On New Year's Day 1851, Colonel Mundy visited the Cascades Female Factory, and, according to Bethell in The Story of Port Dalrymple, reported the following.

On January 1, 1851, Colonel Mundy found the Cascades Factory at Hobart Town a model of good order. A matron maintained faultless discipline, the cleanliness was dazzling and the turnkeys vigilant. In dead silence the women, in their white mob caps and duffle dresses, were drawn up in hollow square and greeted the Colonel with a "running fire of curtseys".  At this date there were at the Cascades 730 women and 130 infants.  As usual they were engaged in laundry work or fine sewing. A few turbulent inmates were dosed with ipecacuanha, put on half-rations and locked into darkened cells.

Rules & Regulations

The following rules and regulations for the management of Cascades Female Factory were published in the Hobart Town Gazette on 3 October 1829.

Rules and Regulations for the Management of the House of Correction for Females

A House of Correction having been erected for the reception of Female Convicts, and for the punishment and reformation of Female Offenders, the following Rules and Regulations are to be observed for the due management of the Establishment.

  1. The Principal Superintendent of Convicts being a Magistrate, is charged with the general direction of the House of Correction, He is to visit it daily for the purpose of hearing and determining offences committed within the walls, of seeing that all the Records hereinafter described are correctly kept, of examining minutely into the state of the Establishment, and of issuing Instructions, in writing, to the Superintendent upon all such matters as require his interference...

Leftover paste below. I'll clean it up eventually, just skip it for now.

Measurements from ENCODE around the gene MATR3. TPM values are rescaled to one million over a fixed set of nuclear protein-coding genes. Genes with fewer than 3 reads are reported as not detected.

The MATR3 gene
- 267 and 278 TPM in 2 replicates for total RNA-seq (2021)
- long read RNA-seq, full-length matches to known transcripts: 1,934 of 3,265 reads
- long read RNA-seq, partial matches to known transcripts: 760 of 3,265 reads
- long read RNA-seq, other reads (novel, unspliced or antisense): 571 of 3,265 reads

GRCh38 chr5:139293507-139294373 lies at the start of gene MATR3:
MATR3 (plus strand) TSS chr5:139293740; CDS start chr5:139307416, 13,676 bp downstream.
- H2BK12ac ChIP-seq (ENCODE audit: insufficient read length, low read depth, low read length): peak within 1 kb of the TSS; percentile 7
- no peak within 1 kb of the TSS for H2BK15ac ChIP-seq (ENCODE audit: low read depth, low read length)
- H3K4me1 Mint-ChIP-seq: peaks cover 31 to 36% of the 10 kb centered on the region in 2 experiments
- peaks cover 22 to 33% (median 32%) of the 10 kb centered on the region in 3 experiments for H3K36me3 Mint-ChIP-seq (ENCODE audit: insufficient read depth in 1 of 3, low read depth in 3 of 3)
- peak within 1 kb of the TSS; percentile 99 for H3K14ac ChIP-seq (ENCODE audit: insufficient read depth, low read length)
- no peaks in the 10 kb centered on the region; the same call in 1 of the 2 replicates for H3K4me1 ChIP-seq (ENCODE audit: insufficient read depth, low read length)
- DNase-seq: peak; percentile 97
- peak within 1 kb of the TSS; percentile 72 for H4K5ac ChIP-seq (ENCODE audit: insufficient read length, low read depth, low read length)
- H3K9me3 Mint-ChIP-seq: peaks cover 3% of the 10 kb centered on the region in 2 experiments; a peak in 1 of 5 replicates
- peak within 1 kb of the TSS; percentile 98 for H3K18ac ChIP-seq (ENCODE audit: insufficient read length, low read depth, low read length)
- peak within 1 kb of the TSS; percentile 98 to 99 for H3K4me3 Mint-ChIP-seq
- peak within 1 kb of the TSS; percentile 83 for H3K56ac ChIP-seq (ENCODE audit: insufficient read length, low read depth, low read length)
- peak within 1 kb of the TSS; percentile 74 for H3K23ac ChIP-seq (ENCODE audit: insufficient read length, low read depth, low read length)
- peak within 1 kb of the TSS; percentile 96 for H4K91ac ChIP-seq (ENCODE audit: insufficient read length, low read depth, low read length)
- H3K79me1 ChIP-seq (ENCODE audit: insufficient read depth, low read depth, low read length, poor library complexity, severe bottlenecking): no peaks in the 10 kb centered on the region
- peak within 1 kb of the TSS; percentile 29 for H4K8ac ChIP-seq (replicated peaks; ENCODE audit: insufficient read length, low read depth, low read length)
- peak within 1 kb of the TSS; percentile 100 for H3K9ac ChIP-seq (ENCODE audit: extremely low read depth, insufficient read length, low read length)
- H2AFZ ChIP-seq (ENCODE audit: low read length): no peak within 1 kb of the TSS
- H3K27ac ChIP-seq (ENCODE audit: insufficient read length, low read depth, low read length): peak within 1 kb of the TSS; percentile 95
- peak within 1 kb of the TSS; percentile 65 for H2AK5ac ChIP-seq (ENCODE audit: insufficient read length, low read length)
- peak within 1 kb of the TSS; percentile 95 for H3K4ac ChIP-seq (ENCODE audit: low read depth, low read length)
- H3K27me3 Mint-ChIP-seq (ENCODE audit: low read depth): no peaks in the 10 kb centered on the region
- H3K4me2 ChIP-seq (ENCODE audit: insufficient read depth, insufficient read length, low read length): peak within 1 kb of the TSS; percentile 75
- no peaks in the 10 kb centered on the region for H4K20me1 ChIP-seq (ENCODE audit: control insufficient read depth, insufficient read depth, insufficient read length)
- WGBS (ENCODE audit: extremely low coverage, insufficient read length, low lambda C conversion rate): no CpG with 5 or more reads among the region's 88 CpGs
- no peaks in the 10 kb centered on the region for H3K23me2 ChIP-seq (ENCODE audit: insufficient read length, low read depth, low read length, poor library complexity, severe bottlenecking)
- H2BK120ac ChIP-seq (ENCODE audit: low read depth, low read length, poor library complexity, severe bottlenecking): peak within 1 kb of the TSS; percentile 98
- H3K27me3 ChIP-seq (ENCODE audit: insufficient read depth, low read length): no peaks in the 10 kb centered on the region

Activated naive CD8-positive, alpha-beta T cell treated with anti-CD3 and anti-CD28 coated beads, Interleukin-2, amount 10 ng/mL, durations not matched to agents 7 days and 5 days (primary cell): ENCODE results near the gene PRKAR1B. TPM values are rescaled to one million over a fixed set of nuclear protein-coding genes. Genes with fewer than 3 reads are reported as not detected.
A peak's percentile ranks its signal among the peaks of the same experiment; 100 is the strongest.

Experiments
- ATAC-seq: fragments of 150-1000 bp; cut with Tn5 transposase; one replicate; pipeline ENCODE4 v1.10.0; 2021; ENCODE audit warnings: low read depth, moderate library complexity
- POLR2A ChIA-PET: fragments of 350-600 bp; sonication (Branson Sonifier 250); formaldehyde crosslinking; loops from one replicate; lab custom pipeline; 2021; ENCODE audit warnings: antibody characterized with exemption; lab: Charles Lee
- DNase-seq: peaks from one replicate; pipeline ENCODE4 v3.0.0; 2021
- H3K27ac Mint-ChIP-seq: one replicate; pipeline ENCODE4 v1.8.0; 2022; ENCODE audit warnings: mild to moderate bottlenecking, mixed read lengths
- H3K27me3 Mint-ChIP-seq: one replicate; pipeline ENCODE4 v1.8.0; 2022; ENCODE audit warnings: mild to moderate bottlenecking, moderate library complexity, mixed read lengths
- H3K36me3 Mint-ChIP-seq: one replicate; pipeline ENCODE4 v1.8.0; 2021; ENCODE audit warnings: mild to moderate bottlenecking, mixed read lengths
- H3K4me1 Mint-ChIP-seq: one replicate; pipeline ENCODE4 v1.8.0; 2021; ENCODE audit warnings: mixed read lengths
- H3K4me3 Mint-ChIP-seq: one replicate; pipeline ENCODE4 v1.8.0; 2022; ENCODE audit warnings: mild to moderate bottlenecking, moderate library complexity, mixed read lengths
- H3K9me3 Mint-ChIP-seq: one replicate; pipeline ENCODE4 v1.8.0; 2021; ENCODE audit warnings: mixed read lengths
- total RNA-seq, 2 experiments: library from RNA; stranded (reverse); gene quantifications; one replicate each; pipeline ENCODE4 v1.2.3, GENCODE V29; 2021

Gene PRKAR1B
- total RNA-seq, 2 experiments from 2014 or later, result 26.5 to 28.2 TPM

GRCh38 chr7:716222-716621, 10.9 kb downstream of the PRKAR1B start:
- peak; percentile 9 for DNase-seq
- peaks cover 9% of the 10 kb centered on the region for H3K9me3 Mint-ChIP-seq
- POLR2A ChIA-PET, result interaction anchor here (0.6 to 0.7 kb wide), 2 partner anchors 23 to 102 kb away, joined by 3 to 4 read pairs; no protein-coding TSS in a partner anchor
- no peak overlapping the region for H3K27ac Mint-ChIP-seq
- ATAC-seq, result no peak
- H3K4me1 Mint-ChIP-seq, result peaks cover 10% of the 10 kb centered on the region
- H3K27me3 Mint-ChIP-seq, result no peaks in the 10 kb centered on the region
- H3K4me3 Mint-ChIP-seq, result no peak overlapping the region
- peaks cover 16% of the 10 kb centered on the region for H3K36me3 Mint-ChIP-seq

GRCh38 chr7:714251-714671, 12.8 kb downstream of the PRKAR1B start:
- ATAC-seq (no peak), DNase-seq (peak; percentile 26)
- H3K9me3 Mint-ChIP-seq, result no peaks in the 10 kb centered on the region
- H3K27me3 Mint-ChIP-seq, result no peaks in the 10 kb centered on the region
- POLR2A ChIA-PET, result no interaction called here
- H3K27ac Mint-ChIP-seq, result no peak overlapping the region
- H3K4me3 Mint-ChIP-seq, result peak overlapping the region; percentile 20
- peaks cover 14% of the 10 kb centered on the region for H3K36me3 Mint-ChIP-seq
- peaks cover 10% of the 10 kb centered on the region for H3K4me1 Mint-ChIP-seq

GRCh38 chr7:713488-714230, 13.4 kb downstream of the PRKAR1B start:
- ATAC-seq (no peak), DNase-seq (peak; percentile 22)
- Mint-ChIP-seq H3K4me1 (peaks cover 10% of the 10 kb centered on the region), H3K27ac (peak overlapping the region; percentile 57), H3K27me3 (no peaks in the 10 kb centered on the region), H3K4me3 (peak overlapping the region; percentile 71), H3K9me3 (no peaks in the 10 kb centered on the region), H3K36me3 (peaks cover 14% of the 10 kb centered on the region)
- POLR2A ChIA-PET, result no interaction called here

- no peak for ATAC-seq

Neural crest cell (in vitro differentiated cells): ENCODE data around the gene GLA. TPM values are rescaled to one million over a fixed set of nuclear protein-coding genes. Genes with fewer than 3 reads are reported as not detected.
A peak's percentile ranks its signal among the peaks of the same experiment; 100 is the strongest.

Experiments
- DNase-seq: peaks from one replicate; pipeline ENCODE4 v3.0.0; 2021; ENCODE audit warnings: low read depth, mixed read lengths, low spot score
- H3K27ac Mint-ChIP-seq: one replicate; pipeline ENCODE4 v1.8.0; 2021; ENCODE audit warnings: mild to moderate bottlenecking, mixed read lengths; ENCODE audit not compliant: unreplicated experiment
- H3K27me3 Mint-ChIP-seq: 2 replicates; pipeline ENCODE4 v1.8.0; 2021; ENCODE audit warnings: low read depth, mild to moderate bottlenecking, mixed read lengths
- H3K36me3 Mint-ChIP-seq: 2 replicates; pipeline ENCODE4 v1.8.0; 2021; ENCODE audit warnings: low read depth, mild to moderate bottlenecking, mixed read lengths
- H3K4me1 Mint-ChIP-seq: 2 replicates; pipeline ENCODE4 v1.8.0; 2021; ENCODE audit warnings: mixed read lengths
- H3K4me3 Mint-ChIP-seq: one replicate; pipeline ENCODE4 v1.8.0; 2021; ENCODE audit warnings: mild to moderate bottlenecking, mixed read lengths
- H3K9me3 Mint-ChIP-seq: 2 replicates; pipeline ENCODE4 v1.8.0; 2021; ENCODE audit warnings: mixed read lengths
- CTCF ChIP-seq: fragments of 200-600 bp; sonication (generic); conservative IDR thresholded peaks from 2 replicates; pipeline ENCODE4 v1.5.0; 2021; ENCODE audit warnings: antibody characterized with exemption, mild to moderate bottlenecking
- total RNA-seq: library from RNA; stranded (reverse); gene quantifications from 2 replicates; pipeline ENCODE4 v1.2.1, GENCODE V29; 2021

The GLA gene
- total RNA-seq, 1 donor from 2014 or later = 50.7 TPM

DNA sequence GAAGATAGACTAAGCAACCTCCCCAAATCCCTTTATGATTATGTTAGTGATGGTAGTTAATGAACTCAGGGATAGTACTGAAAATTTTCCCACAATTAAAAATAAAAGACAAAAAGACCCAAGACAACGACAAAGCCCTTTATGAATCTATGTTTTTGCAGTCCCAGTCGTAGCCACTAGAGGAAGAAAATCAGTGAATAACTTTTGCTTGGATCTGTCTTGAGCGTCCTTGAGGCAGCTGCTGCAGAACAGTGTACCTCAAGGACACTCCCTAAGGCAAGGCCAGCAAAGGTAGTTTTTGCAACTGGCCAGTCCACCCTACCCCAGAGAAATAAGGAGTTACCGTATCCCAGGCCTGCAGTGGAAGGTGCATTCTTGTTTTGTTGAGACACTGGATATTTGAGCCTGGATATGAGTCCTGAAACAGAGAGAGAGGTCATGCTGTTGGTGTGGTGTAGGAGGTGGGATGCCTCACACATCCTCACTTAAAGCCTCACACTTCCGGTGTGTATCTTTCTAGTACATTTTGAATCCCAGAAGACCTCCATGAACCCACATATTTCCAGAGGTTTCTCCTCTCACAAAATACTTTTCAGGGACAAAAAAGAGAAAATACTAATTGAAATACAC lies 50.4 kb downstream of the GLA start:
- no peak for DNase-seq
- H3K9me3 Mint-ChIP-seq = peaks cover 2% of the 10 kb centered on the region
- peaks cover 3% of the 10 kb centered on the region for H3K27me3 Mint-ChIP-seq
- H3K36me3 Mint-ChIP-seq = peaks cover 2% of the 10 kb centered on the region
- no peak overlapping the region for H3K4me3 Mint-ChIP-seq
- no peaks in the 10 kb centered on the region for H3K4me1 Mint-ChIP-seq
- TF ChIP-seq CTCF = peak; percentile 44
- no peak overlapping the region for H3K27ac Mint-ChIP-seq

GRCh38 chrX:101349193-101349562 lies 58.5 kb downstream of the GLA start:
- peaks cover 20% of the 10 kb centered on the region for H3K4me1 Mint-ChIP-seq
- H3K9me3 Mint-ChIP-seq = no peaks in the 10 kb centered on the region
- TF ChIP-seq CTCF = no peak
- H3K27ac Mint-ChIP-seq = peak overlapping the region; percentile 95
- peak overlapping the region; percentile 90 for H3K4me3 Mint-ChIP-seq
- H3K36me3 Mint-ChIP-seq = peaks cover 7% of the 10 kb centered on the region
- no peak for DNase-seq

2. Cleanliness, quietness, regularity, submission, and industry are inserted in the general Regulations as being expected by the Government to be observed throughout the Establishment, and, therefore, they are to be uninterruptedly enforced by the Principal Superintendent, and he is to allow no excuse whatever in justification of the slightest occasional departure from the strict observance of all these essential points which are required unvaryingly to characterise the House of Correction.

  3. With all the attention that can be bestowed, the Establishment must necessarily be a heavy charge upon the Government, and the most scrupulous attention to economy is therefore expected to pervade the whole system of the Establishment...